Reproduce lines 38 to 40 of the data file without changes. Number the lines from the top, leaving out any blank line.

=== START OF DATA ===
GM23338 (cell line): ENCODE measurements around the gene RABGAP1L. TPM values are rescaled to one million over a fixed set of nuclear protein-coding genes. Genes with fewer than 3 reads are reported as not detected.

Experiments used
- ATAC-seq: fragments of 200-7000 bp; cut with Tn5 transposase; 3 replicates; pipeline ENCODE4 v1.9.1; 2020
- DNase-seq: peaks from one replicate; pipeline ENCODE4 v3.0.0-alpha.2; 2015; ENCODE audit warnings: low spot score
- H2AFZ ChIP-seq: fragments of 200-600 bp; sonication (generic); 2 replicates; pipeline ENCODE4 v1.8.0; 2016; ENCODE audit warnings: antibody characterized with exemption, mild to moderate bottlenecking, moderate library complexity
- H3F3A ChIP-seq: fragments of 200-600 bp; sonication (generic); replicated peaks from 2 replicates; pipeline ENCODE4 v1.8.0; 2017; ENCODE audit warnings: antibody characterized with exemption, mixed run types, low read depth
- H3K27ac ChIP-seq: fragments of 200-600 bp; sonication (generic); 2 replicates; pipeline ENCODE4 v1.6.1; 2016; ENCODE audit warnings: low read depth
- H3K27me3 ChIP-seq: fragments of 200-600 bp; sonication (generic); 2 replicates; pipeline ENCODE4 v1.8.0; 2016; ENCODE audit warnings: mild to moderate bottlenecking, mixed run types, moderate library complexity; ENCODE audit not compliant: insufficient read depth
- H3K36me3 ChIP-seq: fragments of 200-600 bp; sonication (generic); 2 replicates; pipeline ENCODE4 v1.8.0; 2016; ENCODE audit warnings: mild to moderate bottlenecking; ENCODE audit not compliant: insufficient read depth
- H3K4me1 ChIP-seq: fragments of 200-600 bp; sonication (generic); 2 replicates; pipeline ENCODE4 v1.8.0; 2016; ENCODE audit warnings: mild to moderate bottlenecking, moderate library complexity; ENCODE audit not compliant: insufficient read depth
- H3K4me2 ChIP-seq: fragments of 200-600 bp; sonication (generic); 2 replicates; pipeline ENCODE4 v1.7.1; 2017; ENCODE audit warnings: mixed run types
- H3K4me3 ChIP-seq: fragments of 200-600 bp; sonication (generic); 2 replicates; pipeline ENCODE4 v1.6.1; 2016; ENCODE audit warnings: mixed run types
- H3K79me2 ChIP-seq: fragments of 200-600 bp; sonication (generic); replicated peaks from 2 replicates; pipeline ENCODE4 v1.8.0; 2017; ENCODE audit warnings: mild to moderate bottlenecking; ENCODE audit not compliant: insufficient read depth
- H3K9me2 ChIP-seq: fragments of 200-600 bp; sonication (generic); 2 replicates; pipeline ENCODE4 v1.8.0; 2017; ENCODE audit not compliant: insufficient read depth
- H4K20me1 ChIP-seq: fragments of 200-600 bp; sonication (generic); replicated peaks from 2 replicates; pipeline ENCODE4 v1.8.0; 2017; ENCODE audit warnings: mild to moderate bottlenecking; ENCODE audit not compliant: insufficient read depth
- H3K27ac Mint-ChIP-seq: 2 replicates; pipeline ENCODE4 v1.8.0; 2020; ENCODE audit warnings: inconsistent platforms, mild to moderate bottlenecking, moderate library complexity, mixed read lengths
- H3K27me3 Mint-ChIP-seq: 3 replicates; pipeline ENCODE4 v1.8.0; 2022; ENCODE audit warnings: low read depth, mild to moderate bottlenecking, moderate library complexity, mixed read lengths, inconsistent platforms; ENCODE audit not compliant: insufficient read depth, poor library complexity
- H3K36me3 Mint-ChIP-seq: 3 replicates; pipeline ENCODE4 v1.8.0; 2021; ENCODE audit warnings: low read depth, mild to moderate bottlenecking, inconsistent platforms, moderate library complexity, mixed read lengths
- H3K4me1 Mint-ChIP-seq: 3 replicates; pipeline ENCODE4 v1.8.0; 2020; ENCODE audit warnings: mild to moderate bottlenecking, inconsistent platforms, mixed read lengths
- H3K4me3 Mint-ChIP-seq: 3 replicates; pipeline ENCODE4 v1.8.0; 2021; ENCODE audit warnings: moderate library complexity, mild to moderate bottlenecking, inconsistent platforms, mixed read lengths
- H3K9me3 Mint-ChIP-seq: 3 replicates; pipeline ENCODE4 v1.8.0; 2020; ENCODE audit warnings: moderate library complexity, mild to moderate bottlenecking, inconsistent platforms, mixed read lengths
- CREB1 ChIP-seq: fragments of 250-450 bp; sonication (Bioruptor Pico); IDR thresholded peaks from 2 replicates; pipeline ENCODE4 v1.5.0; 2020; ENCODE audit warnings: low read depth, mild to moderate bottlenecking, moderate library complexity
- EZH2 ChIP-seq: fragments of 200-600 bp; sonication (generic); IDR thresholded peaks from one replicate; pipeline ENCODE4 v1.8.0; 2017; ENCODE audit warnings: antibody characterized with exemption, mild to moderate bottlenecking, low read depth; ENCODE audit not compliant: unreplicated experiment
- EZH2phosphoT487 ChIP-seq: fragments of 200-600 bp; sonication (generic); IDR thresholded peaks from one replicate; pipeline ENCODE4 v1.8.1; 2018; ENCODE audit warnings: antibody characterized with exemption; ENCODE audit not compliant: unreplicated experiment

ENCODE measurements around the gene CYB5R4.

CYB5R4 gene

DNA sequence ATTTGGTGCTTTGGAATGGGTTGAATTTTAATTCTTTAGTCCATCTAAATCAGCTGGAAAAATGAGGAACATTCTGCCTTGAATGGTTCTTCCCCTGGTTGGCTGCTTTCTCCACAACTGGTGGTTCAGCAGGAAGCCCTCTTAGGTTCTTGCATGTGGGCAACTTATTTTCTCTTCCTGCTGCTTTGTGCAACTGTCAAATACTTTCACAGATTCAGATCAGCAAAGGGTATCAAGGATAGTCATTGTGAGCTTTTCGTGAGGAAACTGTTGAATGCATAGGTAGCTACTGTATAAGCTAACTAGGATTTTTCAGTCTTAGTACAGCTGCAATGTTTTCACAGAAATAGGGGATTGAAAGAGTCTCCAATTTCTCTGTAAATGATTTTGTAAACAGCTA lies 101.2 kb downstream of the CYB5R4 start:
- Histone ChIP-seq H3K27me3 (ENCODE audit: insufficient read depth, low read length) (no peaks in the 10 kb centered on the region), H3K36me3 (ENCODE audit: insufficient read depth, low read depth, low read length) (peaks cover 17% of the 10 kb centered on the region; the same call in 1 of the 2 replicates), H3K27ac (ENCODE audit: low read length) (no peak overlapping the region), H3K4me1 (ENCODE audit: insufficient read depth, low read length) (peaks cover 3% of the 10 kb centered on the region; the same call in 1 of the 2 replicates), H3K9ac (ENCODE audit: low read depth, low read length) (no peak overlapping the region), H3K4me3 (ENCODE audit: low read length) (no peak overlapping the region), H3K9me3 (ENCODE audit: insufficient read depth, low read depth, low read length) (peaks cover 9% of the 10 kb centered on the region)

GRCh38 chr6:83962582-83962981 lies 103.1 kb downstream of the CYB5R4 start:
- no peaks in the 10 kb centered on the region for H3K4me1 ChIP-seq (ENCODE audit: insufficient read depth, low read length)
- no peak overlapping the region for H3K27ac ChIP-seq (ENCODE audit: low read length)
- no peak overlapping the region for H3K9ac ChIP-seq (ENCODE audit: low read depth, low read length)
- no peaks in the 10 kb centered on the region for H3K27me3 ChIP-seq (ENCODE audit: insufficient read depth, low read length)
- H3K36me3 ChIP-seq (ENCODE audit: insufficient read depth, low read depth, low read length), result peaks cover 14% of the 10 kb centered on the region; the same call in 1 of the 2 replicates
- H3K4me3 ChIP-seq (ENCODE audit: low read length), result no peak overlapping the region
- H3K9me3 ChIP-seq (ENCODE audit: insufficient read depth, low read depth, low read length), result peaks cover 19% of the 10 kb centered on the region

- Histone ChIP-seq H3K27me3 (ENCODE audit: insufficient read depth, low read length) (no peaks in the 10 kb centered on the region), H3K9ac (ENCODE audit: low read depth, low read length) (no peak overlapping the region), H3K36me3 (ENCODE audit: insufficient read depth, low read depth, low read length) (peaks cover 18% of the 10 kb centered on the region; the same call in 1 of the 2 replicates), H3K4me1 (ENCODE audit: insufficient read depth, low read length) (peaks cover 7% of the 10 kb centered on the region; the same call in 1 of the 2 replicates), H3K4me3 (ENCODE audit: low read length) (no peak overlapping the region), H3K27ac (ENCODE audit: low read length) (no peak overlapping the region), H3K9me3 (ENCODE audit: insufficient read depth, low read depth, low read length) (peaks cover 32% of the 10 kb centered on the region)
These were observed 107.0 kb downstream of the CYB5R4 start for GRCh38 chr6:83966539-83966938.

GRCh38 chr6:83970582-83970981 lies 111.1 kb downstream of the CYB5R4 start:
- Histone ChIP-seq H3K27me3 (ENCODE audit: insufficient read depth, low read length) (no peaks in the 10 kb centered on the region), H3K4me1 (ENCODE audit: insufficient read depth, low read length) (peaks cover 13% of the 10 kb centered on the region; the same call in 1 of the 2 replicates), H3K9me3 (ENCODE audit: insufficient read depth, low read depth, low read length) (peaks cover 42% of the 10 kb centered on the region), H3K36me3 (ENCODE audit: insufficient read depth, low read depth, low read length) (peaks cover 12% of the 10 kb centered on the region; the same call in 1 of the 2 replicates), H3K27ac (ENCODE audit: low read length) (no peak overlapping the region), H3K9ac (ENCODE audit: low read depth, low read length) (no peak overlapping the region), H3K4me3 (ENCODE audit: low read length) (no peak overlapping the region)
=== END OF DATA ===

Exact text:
These were observed 107.0 kb downstream of the CYB5R4 start for GRCh38 chr6:83966539-83966938.

GRCh38 chr6:83970582-83970981 lies 111.1 kb downstream of the CYB5R4 start:
- Histone ChIP-seq H3K27me3 (ENCODE audit: insufficient read depth, low read length) (no peaks in the 10 kb centered on the region), H3K4me1 (ENCODE audit: insufficient read depth, low read length) (peaks cover 13% of the 10 kb centered on the region; the same call in 1 of the 2 replicates), H3K9me3 (ENCODE audit: insufficient read depth, low read depth, low read length) (peaks cover 42% of the 10 kb centered on the region), H3K36me3 (ENCODE audit: insufficient read depth, low read depth, low read length) (peaks cover 12% of the 10 kb centered on the region; the same call in 1 of the 2 replicates), H3K27ac (ENCODE audit: low read length) (no peak overlapping the region), H3K9ac (ENCODE audit: low read depth, low read length) (no peak overlapping the region), H3K4me3 (ENCODE audit: low read length) (no peak overlapping the region)